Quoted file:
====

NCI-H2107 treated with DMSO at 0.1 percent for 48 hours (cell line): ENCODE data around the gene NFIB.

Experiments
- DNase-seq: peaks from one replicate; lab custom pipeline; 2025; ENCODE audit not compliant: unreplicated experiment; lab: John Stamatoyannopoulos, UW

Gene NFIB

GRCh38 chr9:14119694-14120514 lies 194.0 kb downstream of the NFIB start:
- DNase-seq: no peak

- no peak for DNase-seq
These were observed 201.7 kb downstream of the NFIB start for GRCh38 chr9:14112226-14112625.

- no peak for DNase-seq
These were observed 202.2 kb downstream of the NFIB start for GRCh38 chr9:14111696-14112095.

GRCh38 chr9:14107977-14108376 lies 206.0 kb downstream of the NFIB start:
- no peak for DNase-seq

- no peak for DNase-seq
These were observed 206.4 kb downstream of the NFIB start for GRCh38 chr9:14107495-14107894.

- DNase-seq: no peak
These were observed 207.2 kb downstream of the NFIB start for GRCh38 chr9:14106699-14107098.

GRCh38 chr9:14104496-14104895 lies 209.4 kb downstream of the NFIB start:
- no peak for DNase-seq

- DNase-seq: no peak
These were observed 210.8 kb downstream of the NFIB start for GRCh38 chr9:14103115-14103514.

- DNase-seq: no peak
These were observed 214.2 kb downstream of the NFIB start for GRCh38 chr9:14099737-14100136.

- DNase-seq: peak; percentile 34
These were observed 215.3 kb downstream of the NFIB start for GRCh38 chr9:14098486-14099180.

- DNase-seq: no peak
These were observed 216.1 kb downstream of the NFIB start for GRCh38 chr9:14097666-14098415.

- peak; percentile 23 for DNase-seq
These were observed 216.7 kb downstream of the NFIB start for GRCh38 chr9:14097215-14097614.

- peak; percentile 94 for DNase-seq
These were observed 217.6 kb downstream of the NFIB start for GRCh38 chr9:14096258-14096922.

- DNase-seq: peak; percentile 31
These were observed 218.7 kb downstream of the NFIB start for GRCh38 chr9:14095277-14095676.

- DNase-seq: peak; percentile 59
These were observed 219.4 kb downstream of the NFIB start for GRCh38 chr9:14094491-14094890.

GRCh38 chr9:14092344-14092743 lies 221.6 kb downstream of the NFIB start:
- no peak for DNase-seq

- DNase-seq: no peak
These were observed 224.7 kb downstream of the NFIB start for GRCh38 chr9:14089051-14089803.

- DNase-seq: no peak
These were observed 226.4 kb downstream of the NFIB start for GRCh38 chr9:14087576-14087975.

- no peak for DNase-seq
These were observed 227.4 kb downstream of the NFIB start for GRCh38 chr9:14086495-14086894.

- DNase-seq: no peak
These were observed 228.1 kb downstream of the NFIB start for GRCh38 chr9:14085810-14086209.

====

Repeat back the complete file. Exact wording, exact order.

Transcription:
NCI-H2107 treated with DMSO at 0.1 percent for 48 hours (cell line): ENCODE data around the gene NFIB.

Experiments
- DNase-seq: peaks from one replicate; lab custom pipeline; 2025; ENCODE audit not compliant: unreplicated experiment; lab: John Stamatoyannopoulos, UW

Gene NFIB

GRCh38 chr9:14119694-14120514 lies 194.0 kb downstream of the NFIB start:
- DNase-seq: no peak

- no peak for DNase-seq
These were observed 201.7 kb downstream of the NFIB start for GRCh38 chr9:14112226-14112625.

- no peak for DNase-seq
These were observed 202.2 kb downstream of the NFIB start for GRCh38 chr9:14111696-14112095.

GRCh38 chr9:14107977-14108376 lies 206.0 kb downstream of the NFIB start:
- no peak for DNase-seq

- no peak for DNase-seq
These were observed 206.4 kb downstream of the NFIB start for GRCh38 chr9:14107495-14107894.

- DNase-seq: no peak
These were observed 207.2 kb downstream of the NFIB start for GRCh38 chr9:14106699-14107098.

GRCh38 chr9:14104496-14104895 lies 209.4 kb downstream of the NFIB start:
- no peak for DNase-seq

- DNase-seq: no peak
These were observed 210.8 kb downstream of the NFIB start for GRCh38 chr9:14103115-14103514.

- DNase-seq: no peak
These were observed 214.2 kb downstream of the NFIB start for GRCh38 chr9:14099737-14100136.

- DNase-seq: peak; percentile 34
These were observed 215.3 kb downstream of the NFIB start for GRCh38 chr9:14098486-14099180.

- DNase-seq: no peak
These were observed 216.1 kb downstream of the NFIB start for GRCh38 chr9:14097666-14098415.

- peak; percentile 23 for DNase-seq
These were observed 216.7 kb downstream of the NFIB start for GRCh38 chr9:14097215-14097614.

- peak; percentile 94 for DNase-seq
These were observed 217.6 kb downstream of the NFIB start for GRCh38 chr9:14096258-14096922.

- DNase-seq: peak; percentile 31
These were observed 218.7 kb downstream of the NFIB start for GRCh38 chr9:14095277-14095676.

- DNase-seq: peak; percentile 59
These were observed 219.4 kb downstream of the NFIB start for GRCh38 chr9:14094491-14094890.

GRCh38 chr9:14092344-14092743 lies 221.6 kb downstream of the NFIB start:
- no peak for DNase-seq

- DNase-seq: no peak
These were observed 224.7 kb downstream of the NFIB start for GRCh38 chr9:14089051-14089803.

- DNase-seq: no peak
These were observed 226.4 kb downstream of the NFIB start for GRCh38 chr9:14087576-14087975.

- no peak for DNase-seq
These were observed 227.4 kb downstream of the NFIB start for GRCh38 chr9:14086495-14086894.

- DNase-seq: no peak
These were observed 228.1 kb downstream of the NFIB start for GRCh38 chr9:14085810-14086209.